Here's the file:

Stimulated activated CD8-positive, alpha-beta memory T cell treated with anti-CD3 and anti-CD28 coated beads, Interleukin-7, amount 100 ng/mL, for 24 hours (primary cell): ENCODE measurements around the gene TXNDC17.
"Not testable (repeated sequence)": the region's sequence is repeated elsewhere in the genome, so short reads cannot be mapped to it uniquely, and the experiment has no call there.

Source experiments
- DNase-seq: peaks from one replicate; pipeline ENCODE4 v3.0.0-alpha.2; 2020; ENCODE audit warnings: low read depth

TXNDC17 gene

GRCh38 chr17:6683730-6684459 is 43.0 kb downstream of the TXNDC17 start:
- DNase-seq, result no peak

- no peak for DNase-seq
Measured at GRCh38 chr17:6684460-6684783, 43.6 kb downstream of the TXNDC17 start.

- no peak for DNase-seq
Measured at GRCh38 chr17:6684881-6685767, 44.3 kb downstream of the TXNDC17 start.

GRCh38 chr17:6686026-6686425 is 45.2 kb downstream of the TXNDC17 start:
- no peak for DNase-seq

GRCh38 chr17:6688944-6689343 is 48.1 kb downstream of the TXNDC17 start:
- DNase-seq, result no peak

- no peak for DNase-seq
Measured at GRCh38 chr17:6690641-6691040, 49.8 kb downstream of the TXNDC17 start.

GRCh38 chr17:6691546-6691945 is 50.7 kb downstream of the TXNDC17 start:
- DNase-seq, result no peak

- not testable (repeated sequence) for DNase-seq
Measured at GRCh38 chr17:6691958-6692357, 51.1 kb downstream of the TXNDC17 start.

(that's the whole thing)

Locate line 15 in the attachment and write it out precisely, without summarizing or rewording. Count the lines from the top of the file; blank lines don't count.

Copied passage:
- DNase-seq, result no peak